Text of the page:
The Senate Committee on Petroleum Downstream has given the Minister of State for Petroleum and the NNPC two weeks to end petrol scarcity in the country.
The committee handed down this directive at a meeting with officials of the Ministry of Petroleum, NNPC and agencies in the petroleum sector.
For nearly three weeks, there have been long queues at different petrol stations across the country; a situation that has defied solutions by previous administrations and has again reared its head a few months into the present government.
The heads of the agencies explained the reason for the problem in the petroleum downstream sector which they say have made petrol scarcity a recurring problem in the country.
The problems which the head of petroleum agencies identified as being responsible for the recurring problem of fuel scarcity are not new. They are the same problems which the agencies identify almost every time they have appeared before the Senate in the past few years.
The Managing Director of the PPMC, Mrs Esther Nnamdi-Ogbue, highlighted issues with petroleum marketers, pipeline vandalism…particularly the continuous assault on the System 2B pipeline at Arepo, sharp practices at depots and diversion of fuel.
Mrs. Esther Nnamdi-Ogbue, said that Nigeria has lost a total of 531 million litres of petrol valued at over N50 billion to pipeline vandals between January and September, 2015, at the problematic System 2B Pipeline network which stretches from the Atlas Cove in Lagos to Ilorin.
According to her all these have made the task of providing seamless flow of petroleum products to retail outlets more burdensome.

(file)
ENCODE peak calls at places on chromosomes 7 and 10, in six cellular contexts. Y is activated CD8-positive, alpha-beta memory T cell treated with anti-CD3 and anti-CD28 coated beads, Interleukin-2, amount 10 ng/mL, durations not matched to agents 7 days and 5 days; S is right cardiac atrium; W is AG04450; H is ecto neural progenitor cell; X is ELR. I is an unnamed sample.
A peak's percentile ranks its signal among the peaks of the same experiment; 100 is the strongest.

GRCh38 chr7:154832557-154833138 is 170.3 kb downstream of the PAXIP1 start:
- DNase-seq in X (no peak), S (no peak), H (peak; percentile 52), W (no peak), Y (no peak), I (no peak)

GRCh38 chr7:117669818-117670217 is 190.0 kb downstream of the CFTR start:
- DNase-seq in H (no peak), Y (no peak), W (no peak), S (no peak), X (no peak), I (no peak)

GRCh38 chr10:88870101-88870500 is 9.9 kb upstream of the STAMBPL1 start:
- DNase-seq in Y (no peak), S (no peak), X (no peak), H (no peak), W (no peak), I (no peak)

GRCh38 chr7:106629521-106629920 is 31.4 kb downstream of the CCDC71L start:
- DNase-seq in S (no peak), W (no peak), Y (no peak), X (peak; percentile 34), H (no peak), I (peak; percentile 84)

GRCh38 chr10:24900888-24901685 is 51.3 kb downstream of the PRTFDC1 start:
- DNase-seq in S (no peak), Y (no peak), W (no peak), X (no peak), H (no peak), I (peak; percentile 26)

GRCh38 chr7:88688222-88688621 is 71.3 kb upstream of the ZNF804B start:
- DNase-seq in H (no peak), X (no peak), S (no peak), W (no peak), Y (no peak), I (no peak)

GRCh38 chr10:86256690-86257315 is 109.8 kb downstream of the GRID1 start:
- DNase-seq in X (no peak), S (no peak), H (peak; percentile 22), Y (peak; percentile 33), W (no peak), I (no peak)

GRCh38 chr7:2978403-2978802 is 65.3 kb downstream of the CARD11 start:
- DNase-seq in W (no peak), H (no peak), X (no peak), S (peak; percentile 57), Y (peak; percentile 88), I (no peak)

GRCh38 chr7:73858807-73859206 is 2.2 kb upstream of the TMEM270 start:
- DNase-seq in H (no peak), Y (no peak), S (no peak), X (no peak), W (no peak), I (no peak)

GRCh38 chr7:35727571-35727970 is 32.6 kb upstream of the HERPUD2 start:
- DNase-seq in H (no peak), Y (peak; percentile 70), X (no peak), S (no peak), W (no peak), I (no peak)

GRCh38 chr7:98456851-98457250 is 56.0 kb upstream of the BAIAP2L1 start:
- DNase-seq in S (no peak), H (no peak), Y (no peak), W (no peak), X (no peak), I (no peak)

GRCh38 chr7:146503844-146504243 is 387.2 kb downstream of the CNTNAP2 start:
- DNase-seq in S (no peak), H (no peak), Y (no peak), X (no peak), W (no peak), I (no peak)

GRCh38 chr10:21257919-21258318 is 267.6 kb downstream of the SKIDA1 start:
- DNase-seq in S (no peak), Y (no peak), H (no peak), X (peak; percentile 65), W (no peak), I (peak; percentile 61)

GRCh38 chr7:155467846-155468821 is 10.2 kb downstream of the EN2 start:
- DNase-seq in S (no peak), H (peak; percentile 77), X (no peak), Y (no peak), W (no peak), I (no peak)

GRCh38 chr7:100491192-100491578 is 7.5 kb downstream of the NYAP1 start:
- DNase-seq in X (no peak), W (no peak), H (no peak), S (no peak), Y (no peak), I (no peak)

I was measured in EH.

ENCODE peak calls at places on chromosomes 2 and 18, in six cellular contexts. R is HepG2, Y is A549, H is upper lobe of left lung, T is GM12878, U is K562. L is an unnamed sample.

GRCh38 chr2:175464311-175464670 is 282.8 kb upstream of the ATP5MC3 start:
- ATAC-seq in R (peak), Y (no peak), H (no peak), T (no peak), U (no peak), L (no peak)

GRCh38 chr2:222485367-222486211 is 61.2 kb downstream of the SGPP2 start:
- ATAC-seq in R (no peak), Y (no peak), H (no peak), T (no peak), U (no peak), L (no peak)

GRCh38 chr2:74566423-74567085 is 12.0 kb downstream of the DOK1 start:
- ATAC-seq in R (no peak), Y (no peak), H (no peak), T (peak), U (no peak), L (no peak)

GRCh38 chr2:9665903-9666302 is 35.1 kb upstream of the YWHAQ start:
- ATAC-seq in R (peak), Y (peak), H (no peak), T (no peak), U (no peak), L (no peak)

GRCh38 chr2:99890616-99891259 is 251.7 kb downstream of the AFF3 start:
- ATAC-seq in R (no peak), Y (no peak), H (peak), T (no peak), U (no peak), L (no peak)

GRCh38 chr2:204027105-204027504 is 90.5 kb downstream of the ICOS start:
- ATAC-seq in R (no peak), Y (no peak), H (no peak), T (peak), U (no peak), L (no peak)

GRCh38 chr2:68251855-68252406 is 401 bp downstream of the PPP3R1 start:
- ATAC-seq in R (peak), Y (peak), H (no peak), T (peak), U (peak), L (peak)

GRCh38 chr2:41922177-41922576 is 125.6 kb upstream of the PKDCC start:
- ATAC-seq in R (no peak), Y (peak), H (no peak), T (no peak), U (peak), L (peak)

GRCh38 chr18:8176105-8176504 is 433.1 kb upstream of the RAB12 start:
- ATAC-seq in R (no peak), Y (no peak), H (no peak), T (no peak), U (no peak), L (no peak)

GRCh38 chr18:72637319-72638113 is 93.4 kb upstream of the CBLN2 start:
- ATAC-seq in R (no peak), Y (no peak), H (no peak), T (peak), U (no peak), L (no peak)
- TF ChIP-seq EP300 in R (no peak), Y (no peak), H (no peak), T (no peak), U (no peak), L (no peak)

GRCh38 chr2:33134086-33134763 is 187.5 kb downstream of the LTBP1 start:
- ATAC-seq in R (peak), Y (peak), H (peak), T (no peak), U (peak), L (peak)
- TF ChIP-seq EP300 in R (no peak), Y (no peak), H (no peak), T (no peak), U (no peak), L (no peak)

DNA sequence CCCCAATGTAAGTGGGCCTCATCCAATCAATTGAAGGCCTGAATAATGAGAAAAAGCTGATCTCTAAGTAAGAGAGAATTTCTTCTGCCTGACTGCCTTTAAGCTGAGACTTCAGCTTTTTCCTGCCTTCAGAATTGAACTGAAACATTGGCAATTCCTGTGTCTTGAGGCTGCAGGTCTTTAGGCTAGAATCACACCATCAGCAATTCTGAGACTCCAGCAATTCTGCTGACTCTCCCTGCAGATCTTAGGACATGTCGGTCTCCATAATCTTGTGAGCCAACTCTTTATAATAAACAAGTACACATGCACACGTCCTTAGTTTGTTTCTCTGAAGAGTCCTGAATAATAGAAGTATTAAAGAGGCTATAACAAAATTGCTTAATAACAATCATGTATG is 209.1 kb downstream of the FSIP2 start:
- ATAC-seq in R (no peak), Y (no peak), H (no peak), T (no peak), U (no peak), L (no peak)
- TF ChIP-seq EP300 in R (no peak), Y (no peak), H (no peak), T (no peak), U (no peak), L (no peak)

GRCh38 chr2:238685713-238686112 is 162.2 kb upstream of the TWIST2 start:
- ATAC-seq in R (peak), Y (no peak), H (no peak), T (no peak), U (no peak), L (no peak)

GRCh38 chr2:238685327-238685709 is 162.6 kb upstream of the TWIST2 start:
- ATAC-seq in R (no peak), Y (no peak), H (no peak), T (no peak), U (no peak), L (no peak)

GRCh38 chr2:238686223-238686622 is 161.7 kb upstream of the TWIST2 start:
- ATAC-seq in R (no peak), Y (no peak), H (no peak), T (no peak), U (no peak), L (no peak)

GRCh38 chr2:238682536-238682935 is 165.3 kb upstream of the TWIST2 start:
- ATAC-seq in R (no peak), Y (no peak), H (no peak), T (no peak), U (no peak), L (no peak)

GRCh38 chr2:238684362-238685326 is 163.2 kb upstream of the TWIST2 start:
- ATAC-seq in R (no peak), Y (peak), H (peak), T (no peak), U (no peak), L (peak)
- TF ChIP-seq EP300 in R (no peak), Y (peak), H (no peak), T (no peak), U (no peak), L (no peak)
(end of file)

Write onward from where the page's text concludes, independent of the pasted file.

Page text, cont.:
Despite that, she said the PPMC has continued to ensure that the country remains wet with petrol through massive truck-out from depots in Lagos, Oghara and recently Calabar
She, however, noted that the spirited efforts made so far by the corporation to ensure zero fuel queues across the country are being hampered by the activities of some unscrupulous marketers involved in hoarding, sharp practices and diversion of petroleum products for sale in black markets across the country.
She said: “We view this as a distortion to the economy and we have invited the DSS and the EFCC to take action.”
Members of the committee sought to find out the real issues including the outstanding amount owed petroleum marketers, noting that if the present administration does not address these issues head on, the problem of petrol scarcity might continue for a very long time.
The head of the Senate committee, Senator Uche Ekwunife, then directed the officials of the Ministry and the NNPC to find ways to put an end to the fuel crisis with the next two weeks.
“Nigerians want to see the immediate end to this fuel scarcity and also the uniformity of the price of the product across the country.
“As a committee, our target is that scarcity and discrepancies in price must stop and it must be done.
“Therefore, we are mandating the Minister, the Permanent Secretary and other relevant agencies in the sector, that fuel scarcity must stop in the next two weeks.
“Petrol must be sold at the uniform price of N87 per litre everywhere in the country,” she said.
Jamila Shu’ara, Permanent Secretary of the Ministry of Petroleum Resources and leader of the delegation, emphasized the need to build strategic reserve stock of petroleum products something similar to the national grain reserves across the country.